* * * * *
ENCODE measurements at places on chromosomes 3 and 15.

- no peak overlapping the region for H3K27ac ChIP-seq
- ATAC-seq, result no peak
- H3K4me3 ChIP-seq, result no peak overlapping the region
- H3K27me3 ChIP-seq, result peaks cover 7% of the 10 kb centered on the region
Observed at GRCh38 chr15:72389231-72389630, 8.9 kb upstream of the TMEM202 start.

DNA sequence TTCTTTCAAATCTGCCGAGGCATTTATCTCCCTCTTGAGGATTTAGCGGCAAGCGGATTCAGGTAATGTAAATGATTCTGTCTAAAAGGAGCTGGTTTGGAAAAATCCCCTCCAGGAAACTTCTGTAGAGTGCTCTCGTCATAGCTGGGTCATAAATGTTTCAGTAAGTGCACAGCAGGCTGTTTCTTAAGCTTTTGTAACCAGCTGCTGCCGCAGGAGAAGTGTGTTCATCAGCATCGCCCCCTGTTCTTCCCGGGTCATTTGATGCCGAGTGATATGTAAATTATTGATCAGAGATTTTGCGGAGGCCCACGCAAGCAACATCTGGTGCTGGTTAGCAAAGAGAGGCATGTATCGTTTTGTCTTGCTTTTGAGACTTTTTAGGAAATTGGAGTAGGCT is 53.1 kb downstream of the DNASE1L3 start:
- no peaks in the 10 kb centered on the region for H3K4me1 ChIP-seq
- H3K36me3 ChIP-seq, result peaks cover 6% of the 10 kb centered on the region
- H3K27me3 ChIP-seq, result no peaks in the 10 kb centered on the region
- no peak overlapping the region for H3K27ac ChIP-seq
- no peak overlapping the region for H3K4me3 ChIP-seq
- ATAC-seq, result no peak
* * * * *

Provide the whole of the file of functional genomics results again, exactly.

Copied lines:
ENCODE measurements at places on chromosomes 3 and 15.

- no peak overlapping the region for H3K27ac ChIP-seq
- ATAC-seq, result no peak
- H3K4me3 ChIP-seq, result no peak overlapping the region
- H3K27me3 ChIP-seq, result peaks cover 7% of the 10 kb centered on the region
Observed at GRCh38 chr15:72389231-72389630, 8.9 kb upstream of the TMEM202 start.

DNA sequence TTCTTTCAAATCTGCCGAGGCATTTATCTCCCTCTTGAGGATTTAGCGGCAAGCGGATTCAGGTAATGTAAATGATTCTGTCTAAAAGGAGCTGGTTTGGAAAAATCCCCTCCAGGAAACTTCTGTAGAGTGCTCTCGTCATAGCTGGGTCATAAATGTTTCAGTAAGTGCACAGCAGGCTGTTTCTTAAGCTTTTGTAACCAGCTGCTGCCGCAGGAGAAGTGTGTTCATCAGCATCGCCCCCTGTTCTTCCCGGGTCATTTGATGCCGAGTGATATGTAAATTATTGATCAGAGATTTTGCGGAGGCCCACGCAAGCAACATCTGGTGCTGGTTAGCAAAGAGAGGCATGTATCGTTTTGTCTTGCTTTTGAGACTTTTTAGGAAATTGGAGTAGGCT is 53.1 kb downstream of the DNASE1L3 start:
- no peaks in the 10 kb centered on the region for H3K4me1 ChIP-seq
- H3K36me3 ChIP-seq, result peaks cover 6% of the 10 kb centered on the region
- H3K27me3 ChIP-seq, result no peaks in the 10 kb centered on the region
- no peak overlapping the region for H3K27ac ChIP-seq
- no peak overlapping the region for H3K4me3 ChIP-seq
- ATAC-seq, result no peak